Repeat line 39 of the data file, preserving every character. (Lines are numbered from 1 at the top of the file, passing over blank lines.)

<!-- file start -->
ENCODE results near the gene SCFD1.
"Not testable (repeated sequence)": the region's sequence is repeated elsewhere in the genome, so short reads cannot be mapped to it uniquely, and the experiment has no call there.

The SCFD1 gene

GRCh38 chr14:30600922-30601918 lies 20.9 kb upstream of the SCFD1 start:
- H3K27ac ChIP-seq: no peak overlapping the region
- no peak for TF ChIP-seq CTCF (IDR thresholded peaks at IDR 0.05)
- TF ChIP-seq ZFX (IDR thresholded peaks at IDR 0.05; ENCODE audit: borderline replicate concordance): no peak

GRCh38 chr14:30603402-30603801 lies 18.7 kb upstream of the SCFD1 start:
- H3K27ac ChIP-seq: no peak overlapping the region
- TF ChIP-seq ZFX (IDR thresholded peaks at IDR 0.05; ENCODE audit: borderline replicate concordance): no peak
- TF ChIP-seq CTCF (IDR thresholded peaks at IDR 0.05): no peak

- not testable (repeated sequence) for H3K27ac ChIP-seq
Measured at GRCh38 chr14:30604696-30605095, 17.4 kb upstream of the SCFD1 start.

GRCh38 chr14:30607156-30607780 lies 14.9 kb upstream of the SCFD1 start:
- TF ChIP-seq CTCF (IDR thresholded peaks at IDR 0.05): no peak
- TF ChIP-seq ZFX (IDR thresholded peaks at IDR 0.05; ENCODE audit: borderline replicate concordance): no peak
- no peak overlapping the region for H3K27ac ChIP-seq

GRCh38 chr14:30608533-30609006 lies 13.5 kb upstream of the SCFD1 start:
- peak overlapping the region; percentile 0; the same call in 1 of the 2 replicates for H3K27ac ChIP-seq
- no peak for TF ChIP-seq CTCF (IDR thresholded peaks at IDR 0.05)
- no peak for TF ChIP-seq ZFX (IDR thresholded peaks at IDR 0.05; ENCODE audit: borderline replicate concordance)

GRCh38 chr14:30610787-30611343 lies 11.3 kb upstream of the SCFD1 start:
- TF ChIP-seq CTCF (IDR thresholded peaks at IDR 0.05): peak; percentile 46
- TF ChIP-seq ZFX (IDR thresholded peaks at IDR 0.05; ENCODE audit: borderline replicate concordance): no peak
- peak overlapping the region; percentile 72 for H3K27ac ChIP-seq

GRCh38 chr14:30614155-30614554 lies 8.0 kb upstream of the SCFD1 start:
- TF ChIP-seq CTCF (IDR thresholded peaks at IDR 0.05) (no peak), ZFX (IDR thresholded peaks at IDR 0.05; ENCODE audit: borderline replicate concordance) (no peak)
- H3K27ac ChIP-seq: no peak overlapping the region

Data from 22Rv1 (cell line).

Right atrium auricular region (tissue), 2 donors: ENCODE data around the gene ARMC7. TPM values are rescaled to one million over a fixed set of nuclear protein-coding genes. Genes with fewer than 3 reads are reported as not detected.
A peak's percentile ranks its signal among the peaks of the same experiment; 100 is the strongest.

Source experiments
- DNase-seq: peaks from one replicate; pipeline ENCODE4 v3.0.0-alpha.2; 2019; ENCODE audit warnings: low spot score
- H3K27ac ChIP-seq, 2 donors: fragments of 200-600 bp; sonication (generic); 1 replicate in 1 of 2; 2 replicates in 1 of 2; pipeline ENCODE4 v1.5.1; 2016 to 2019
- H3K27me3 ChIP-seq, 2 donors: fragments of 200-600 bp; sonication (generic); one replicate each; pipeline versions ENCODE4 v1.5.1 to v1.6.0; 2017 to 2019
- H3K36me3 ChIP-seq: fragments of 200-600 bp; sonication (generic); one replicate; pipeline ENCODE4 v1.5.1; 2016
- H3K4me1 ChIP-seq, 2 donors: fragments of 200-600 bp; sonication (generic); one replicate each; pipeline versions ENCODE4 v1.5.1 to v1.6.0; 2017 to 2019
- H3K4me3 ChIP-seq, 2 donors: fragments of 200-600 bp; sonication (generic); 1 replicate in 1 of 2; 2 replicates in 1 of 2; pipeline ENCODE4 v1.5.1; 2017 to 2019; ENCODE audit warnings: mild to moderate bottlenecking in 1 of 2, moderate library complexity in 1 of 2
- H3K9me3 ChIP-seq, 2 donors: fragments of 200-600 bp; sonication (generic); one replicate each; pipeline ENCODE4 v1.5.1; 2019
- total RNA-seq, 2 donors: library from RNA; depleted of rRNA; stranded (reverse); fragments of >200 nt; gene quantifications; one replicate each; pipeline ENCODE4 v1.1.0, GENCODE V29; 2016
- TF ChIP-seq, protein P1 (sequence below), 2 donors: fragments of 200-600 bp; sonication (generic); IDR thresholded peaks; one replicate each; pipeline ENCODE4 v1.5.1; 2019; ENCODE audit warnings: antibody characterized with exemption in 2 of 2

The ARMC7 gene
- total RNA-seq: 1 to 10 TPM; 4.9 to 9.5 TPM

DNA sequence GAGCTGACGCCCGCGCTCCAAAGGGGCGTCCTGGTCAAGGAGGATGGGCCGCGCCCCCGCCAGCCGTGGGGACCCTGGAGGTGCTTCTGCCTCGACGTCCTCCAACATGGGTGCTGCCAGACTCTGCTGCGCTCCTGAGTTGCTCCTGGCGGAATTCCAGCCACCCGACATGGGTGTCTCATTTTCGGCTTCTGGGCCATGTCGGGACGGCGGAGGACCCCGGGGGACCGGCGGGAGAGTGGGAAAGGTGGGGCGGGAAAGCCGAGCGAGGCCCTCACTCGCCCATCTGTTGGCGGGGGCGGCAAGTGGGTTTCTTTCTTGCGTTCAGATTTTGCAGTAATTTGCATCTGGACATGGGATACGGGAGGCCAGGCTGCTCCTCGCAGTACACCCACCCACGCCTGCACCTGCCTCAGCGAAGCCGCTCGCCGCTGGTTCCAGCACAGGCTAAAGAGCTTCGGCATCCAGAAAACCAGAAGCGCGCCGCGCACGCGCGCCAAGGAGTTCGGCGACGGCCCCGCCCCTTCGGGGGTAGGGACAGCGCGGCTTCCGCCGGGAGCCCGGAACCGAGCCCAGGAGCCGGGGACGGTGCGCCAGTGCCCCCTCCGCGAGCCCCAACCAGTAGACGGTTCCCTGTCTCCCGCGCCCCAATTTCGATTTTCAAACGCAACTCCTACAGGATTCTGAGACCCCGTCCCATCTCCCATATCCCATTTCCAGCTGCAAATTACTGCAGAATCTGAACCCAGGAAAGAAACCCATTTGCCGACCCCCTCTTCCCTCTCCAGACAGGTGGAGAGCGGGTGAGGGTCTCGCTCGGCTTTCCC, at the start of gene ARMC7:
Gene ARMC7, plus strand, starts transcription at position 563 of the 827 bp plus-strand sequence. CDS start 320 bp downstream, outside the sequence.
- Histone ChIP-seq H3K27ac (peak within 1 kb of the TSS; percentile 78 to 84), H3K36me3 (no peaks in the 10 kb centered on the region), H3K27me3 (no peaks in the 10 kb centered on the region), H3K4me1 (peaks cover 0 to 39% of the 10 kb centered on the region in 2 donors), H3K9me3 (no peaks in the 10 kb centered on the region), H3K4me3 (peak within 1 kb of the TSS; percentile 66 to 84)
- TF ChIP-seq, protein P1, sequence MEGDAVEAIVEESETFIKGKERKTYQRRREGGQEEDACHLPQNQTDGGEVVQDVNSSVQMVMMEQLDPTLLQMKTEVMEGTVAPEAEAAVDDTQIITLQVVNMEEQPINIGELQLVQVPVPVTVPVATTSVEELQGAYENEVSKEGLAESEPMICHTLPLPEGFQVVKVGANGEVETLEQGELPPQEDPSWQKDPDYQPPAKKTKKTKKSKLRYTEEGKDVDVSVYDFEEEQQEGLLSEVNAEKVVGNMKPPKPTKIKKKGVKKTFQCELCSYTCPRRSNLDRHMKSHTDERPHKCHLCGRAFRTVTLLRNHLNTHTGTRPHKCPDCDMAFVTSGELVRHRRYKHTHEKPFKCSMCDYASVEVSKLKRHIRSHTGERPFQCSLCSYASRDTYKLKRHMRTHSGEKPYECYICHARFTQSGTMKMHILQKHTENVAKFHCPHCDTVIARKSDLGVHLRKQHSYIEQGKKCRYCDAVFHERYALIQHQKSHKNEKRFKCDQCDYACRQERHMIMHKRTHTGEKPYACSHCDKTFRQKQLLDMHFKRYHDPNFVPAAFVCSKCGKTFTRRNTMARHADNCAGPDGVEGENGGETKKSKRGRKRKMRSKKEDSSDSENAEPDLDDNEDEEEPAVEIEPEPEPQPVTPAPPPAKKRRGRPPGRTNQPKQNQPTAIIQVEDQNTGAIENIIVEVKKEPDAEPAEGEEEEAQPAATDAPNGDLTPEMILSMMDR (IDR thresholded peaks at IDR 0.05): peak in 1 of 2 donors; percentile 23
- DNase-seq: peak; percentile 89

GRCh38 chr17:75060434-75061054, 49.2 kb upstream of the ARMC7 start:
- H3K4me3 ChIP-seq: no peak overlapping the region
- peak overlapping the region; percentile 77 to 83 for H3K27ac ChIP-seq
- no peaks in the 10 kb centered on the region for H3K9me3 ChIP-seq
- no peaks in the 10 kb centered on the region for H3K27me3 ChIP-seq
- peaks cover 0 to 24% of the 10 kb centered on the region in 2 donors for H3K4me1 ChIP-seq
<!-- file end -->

- H3K9me3 ChIP-seq, 2 donors: fragments of 200-600 bp; sonication (generic); one replicate each; pipeline ENCODE4 v1.5.1; 2019